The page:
Another major shift seen between 2019 and 2020 is an increase in the number of respondents who indicated that they plan to modernize or refactor and shift their approach to mission-critical legacy applications and workloads. For many of these organizations, there is no direct path to the cloud. They are modernizing on-premises, with more modern applications and infrastructure architectures deployed locally. At the same time, fewer are taking a lift and shift approach to the process, down from 17% to 10% year over year.

Base: All respondents (n=496)

Source: 451 Research’s Voice of the Enterprise: Digital Pulse, Workloads & Key Projects 2019 & 2020

For years, the push had been to lift and shift everything away from on-premises to the cloud. In the last few years, that movement has reversed and many organizations are looking for more creative, hybrid approaches to maintain control over their applications and workloads. But why? Let’s take a closer look at the reasons why this is happening from both the IT and management perspective.

Driving Factors in Workload Placement Decisions

So with more organizations indicating they will modernize on-premises, what factors are influencing that decision most?

Base: All respondents

Source: 451 Research’s Voice of the Enterprise: Digital Pulse, Workloads & Key Projects 2020

The reasons for this decision vary significantly between IT/engineering managers and senior management in an organization. For example, while 48% of respondents indicated data and system security are important, only 32% of senior management indicated this as a reason, compared to 50% of IT and Engineering managers surveyed. Contrast that with 50% of senior managers saying they want to leverage existing IT infrastructure and datacenter investments and 56% indicating they want to optimize application performance and uptime by staying on-premises, and there is a gap in the approach and reasoning behind it among respondents.

Some organizations are opting to keep more things on-prem, but the reason to do so varies significantly between stakeholders and departments. Of course, there are also some misconceptions about the security benefits of modernizing infrastructure in the cloud versus on-premises. The benefits of a distributed, immutable, and ephemeral (DIE) approach to deployment is starting to emerge in the collective consciousness of enterprise organizations and will likely significantly impact how this is viewed going forward. Regardless of future trends, however, there’s a very different understanding of security needs and benefits between people actually hands-on with the applications and those in senior management.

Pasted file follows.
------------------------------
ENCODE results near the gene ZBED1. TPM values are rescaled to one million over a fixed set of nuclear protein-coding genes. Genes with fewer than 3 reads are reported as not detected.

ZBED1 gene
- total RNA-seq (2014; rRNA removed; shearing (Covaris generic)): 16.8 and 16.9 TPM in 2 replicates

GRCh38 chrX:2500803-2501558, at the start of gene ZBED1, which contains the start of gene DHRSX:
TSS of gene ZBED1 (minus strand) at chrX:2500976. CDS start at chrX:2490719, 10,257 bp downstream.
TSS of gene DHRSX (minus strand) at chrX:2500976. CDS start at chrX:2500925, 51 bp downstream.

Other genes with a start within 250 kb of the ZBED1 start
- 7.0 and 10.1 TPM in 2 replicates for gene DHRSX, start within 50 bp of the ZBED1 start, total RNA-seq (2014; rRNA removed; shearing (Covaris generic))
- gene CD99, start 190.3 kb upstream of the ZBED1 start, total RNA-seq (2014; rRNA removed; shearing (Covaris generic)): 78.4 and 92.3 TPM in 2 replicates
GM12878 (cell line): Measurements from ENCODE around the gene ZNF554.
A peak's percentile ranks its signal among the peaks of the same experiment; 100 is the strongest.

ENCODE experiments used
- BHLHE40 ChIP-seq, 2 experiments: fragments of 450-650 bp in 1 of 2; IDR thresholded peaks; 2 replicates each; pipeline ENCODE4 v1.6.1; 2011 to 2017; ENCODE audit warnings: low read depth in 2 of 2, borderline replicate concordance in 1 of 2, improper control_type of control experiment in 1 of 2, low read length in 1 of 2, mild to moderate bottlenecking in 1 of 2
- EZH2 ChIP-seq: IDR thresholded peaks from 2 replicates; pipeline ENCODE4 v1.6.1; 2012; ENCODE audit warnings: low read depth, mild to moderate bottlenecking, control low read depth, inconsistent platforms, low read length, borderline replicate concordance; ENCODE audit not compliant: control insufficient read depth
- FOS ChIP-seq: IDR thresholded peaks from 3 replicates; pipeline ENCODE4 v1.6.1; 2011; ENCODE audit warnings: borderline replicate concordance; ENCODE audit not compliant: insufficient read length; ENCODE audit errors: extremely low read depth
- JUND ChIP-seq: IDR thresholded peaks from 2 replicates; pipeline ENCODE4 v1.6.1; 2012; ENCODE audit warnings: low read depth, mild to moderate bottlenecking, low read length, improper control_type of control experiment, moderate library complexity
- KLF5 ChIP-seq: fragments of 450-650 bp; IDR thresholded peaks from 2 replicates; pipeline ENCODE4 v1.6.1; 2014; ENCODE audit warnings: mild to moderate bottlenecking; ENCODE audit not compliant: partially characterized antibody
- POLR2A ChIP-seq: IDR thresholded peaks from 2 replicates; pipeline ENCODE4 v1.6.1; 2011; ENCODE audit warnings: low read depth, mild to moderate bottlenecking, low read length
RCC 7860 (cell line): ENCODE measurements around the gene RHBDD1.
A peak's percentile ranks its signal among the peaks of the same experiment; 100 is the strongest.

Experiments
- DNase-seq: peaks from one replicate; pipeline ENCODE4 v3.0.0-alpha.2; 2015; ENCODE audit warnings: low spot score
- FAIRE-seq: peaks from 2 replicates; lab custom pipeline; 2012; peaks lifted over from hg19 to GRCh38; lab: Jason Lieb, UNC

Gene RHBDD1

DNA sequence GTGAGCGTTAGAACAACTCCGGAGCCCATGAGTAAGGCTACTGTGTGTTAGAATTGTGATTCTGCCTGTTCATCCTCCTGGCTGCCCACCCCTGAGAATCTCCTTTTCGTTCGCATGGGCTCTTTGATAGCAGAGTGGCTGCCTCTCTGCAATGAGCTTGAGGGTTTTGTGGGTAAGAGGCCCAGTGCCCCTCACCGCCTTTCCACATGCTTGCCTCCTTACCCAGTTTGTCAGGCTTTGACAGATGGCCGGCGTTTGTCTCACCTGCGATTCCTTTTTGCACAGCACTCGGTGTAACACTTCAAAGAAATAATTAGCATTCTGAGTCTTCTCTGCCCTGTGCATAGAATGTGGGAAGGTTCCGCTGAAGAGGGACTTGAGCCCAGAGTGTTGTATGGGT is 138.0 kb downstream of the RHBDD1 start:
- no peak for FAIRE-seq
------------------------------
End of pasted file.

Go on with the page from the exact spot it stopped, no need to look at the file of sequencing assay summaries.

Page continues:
Determining How to Proceed with DevOps Adoption

William Gibson famously said, “the future is already here — it’s just not evenly distributed.” We’re seeing that for many organizations there is a gap in execution they are working to close. There are different perspectives on what digital transformation should look like, how it will be executed, and what benefits should be gained. Whether it’s a concern over security or the desire to amortize existing investments, a diverse range of voices will influence how organizations approach DevOps adoption.

Watch the full replay of Divided We Fail: How Security Teams Can Better Engage With DevOps to learn more about the relationship between DevOps and security teams and how existing and developing digital transformation efforts impact that relationship.